The bowling industry isn't what it used to be and is undergoing a major transformation, at least those bowling establishments that are reinventing themselves for the 21st century market. Those establishments that aren't reinventing themselves are basically terminal and suffering a slow but certain death.
The lanes are still the same size. The bowling balls are basically the same, although there is always some entrepreneur out there tweaking bowling ball design so he can market the balls as better scoring, such a the latest fragrance bowling balls. (Yes, that's right, bowling balls with a fragrance.) The game is still scored the same. So what is the transformation all about? It's about the customers and how they have changed.
You see, not all that many years ago, 70% or more of a bowling center's (or back then, the term was bowling alley) customers were league bowlers who signed up to be there at the same time every week for 30-plus weeks straight. Bowling proprietors thought they had it made. In the late summer there was a big push to sign up the league bowlers, and then it was coasting from then through the next spring, with a steady stream of customers basically guaranteed. Keep the center sort of clean, the beer cold, the lanes properly oiled, the pinsetters in good condition and a steady flow of cash showed up every week.
And if you were a family or two couples who just wanted to have fun with a night of bowling (known in the bowling industry as the open-play customer), tough luck. You were a second-rate customer. Maybe after 9 PM there would be some lanes free for you to use. That is, of course, if you were willing to put up with the cigarette smoke.
Well, society has changed, and so has the bowling market. There are a lot less people interested in making a commitment to bowl in a league, whether it is for 32 weeks, or even 8 weeks (as the traditional league market started to wither, bowling center proprietors came up with variations on leagues to try hold onto their market). Making a multi-week commitment is now difficult - even downright impossible - for many people. The number of league bowlers has dropped from an all-time high of 9.7 million league and competitive bowlers in 1980 to 3.1 million in July 2004. The decline is expected to continue at a rate of 3% or more annually, even though the overall population is growing. Peoples' lifestyles have changed. There are a lot fewer shift workers with regular work schedules. Most women work, cutting into the day league business. Today, league bowlers make up less than half of many bowling centers' business, and the percentage continues to drop.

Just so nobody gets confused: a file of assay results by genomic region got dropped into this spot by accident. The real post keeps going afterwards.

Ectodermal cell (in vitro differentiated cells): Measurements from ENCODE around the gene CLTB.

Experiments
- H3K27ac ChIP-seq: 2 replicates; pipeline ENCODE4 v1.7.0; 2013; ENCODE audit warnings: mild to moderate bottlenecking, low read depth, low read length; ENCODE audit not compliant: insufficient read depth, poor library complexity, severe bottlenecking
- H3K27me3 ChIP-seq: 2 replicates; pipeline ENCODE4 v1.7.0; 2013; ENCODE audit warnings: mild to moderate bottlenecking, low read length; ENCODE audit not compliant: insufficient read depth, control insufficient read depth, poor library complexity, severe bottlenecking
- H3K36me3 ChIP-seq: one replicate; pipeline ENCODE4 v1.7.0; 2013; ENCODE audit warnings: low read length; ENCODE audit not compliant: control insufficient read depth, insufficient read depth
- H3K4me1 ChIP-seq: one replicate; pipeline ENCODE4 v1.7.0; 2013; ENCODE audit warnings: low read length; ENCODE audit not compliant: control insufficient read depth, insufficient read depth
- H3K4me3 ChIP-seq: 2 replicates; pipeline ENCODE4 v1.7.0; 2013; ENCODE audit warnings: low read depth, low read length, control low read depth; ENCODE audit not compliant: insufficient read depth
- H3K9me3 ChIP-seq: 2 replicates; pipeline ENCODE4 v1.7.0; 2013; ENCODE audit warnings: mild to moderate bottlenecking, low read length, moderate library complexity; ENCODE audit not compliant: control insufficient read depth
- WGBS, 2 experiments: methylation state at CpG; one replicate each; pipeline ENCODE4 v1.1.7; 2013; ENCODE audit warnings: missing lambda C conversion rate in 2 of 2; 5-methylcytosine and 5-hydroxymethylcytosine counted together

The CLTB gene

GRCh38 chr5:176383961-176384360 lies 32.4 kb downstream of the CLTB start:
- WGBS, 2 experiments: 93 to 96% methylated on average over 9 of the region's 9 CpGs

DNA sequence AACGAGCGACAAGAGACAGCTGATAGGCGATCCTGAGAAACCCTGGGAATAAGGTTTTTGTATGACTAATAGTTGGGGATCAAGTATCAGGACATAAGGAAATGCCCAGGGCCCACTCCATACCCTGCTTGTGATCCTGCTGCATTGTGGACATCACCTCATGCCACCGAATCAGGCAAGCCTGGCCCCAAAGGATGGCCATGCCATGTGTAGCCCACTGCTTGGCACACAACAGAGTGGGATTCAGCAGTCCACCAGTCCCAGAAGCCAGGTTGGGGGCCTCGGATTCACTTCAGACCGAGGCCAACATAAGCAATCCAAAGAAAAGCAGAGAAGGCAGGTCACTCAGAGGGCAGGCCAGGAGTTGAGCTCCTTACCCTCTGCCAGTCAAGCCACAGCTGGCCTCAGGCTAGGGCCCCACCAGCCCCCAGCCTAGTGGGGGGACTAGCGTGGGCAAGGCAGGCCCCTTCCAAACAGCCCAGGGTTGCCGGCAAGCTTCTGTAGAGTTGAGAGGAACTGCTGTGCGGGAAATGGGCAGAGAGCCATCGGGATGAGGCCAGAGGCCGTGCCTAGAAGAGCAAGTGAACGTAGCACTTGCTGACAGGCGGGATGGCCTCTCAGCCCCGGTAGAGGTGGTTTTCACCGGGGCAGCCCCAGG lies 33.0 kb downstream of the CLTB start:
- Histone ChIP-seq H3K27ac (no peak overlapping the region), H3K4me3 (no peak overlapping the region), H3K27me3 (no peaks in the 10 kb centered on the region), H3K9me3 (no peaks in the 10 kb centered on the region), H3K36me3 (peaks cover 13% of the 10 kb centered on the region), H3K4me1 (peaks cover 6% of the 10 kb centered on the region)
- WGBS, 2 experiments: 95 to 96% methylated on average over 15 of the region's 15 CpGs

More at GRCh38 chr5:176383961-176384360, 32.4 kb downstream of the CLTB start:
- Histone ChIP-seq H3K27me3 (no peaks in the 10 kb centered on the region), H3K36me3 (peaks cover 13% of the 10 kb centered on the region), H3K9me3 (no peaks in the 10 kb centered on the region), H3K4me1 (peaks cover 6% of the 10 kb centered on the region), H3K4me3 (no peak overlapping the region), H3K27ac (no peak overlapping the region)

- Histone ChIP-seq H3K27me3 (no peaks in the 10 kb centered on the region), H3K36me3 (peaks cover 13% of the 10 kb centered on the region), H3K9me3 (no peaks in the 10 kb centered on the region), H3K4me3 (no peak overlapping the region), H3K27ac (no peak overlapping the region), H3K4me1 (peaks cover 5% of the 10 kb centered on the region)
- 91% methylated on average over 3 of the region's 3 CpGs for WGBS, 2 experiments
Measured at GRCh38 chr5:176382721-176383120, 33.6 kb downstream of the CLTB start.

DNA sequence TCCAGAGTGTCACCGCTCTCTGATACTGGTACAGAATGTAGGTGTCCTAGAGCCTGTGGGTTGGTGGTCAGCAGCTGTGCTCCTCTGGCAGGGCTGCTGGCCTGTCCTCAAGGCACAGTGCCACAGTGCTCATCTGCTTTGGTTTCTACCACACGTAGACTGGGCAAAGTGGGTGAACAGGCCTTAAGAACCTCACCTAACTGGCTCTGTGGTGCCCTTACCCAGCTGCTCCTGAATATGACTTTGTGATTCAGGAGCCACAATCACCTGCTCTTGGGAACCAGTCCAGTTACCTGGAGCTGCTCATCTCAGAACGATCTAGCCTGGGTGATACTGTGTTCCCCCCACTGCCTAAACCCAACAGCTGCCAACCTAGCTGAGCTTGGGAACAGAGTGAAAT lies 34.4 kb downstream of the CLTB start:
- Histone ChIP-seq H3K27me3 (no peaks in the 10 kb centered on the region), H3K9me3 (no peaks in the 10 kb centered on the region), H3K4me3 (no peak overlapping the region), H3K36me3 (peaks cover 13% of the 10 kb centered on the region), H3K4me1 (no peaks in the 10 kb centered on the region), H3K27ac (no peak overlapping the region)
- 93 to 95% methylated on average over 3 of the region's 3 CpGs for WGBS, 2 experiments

The number of bowling centers has declined with the number of league bowlers. Bowling centers peaked in the early 1960s when there were approximately 10,000 centers with 157,000 lanes. Today, there are about 6,200 centers with 120,000 lanes.
But while people don't want to commit for leagues, there are families, couples and singles still interested in going bowling to have fun together, given the right conditions. In fact, bowling continues to remain America's most popular form of indoor recreation and 55 million people 6 years and older bowled last year. You see, bowling is a perfect form of socialization. When people go out as a group, on a date or with friends, they want to do something other than sit and eat or stand around with a drink. One person bowls while the others watch and socialize. You can play competitively, or just for the fun of spending time together with your family or friends in a shared activity. And thanks to bumper bowling, (or as we call it, ricochet bowling) bowling is truly intergenerational. The 3-year-old, 14-year-old, parents and grandparents can all participate. Few other activities meet those requirements.
So the smart bowling proprietors, the ones in touch with the contemporary customer and market, are transforming their bowling alleys into entertainment centers to court the open-play customers and their dollars. In fact, some proprietors are even doing away with the word customer and recognizing their bowlers as guests, as well as eliminating the concept of the control counter (who ever really thought you could control the customer?) and calling it guest services. They no long look at every open-play guest that walks through the door as a possible convert to a league bowler, but rather as someone they need to continue to attract on a repeat basis with ambiance, a socializing environment, fun and food.